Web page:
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Clin Lab. 2001;47(1-2):51-5.

Hepatitis B--an important public health issue.

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1
Department of Internal Medicine, The University of Texas Southwestern Medical Center, Dallas 75390-8570, USA.

Abstract

Hepatitis B is one of the most common infectious diseases in the world. It has been estimated that 350 million people worldwide are chronic hepatitis B virus (HBV) carriers. The global prevalence of chronic HBV infection varies widely, from high ( > 8%, e.g., Africa, Asia and the Western Pacific) to intermediate (2-7% e.g., Southern and Eastern Europe) and low (< 2%, e.g., Western Europe, North America and Australia). The predominant routes of transmission vary according to the endemicity of the HBV infection. In areas of high endemicity, perinatal transmission is the main route of transmission, whereas in areas of low endemicity, sexual contact amongst high-risk adults is predominant. Between one-third and one-quarter of people infected chronically with HBV are expected to develop progressive liver disease (including cirrhosis and primary liver cancer). Although mass vaccination programs have begun to control the spread of HBV infection, therapeutic intervention is the only option for those with established chronic HBV-associated liver disease. Until recently, the only treatment for chronic hepatitis B was the immune modulator, interferon (IFN) alpha. However, IFN alpha treatment has several disadvantages; it is expensive, it must be administered by injection, there are side-effects, and IFN alpha is poorly tolerated. Lamivudine, a nucleoside analogue, is the first effective, and well tolerated, oral treatment for chronic hepatitis B. In conclusion, although we are still some way from eradicating or curing chronic hepatitis B, the advent of lamivudine allows new populations to benefit from therapy and helps to address the global public health problem of hepatitis B.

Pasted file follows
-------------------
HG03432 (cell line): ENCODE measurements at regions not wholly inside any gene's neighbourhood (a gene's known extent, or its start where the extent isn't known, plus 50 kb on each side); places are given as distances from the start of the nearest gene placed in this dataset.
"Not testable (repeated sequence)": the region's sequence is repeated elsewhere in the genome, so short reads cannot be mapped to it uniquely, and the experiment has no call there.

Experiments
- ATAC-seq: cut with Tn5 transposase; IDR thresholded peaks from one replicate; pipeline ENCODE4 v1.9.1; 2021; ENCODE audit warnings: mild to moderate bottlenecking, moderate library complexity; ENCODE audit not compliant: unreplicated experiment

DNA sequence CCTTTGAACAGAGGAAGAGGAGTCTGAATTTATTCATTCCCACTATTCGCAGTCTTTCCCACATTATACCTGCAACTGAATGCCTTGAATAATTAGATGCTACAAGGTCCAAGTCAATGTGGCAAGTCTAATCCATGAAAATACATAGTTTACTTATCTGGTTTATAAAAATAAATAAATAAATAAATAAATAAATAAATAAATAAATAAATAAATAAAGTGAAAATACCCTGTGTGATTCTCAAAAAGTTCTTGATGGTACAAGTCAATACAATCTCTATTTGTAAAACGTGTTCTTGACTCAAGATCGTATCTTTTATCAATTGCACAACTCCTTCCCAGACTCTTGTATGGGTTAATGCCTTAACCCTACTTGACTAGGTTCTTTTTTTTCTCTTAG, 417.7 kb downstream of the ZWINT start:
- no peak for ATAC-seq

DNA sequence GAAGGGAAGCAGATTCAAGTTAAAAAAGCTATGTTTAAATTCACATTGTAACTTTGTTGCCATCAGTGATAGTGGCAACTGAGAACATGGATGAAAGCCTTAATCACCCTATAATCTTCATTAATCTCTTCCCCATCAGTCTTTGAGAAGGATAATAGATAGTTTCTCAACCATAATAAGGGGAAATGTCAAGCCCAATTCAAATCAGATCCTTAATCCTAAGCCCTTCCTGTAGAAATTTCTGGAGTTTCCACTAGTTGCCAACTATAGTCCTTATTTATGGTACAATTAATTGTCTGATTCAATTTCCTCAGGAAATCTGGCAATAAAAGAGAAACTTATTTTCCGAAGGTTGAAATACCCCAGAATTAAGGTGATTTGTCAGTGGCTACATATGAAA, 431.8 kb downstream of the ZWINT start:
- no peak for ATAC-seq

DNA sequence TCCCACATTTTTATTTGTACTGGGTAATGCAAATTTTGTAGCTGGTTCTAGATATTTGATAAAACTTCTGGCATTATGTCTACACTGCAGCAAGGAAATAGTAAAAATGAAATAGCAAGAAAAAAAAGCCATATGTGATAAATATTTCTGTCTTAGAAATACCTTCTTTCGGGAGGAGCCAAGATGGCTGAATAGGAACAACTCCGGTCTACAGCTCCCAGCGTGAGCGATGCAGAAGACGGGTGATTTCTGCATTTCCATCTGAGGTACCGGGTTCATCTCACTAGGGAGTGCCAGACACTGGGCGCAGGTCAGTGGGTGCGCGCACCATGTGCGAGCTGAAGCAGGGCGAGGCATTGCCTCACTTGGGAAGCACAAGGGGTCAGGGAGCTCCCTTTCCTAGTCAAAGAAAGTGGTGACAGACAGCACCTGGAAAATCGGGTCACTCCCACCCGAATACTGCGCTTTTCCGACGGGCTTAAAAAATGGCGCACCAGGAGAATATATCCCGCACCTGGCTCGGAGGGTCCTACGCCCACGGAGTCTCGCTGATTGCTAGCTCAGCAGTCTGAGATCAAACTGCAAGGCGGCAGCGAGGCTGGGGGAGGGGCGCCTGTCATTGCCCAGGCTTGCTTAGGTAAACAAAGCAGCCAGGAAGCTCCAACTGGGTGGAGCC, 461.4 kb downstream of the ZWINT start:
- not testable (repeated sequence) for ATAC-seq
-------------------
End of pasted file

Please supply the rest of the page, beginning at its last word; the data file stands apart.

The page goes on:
PMID:
11214223
[Indexed for MEDLINE]

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